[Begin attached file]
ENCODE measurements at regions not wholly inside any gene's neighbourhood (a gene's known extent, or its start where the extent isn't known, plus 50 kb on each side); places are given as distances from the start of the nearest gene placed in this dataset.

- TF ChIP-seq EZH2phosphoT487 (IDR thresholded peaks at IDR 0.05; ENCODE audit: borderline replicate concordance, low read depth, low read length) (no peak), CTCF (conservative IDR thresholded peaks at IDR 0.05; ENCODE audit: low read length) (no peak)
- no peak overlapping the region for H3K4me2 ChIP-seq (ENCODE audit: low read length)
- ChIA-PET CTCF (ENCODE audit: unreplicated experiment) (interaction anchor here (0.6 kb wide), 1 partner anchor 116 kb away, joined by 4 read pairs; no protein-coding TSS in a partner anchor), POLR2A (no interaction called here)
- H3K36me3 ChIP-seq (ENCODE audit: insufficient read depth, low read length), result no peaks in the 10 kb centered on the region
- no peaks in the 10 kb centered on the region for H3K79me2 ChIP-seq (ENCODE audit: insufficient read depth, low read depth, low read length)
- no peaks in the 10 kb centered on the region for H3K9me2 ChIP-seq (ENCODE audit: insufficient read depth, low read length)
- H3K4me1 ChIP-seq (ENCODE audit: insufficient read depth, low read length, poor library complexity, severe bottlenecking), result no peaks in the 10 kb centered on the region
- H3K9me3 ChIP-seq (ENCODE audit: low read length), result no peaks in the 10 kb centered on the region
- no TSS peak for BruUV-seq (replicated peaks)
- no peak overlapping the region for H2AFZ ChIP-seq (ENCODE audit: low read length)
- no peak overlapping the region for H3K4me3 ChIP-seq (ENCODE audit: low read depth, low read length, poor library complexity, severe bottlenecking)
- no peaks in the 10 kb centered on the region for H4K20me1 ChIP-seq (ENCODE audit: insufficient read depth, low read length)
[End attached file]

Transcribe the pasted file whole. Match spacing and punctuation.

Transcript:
ENCODE measurements at regions not wholly inside any gene's neighbourhood (a gene's known extent, or its start where the extent isn't known, plus 50 kb on each side); places are given as distances from the start of the nearest gene placed in this dataset.

- TF ChIP-seq EZH2phosphoT487 (IDR thresholded peaks at IDR 0.05; ENCODE audit: borderline replicate concordance, low read depth, low read length) (no peak), CTCF (conservative IDR thresholded peaks at IDR 0.05; ENCODE audit: low read length) (no peak)
- no peak overlapping the region for H3K4me2 ChIP-seq (ENCODE audit: low read length)
- ChIA-PET CTCF (ENCODE audit: unreplicated experiment) (interaction anchor here (0.6 kb wide), 1 partner anchor 116 kb away, joined by 4 read pairs; no protein-coding TSS in a partner anchor), POLR2A (no interaction called here)
- H3K36me3 ChIP-seq (ENCODE audit: insufficient read depth, low read length), result no peaks in the 10 kb centered on the region
- no peaks in the 10 kb centered on the region for H3K79me2 ChIP-seq (ENCODE audit: insufficient read depth, low read depth, low read length)
- no peaks in the 10 kb centered on the region for H3K9me2 ChIP-seq (ENCODE audit: insufficient read depth, low read length)
- H3K4me1 ChIP-seq (ENCODE audit: insufficient read depth, low read length, poor library complexity, severe bottlenecking), result no peaks in the 10 kb centered on the region
- H3K9me3 ChIP-seq (ENCODE audit: low read length), result no peaks in the 10 kb centered on the region
- no TSS peak for BruUV-seq (replicated peaks)
- no peak overlapping the region for H2AFZ ChIP-seq (ENCODE audit: low read length)
- no peak overlapping the region for H3K4me3 ChIP-seq (ENCODE audit: low read depth, low read length, poor library complexity, severe bottlenecking)
- no peaks in the 10 kb centered on the region for H4K20me1 ChIP-seq (ENCODE audit: insufficient read depth, low read length)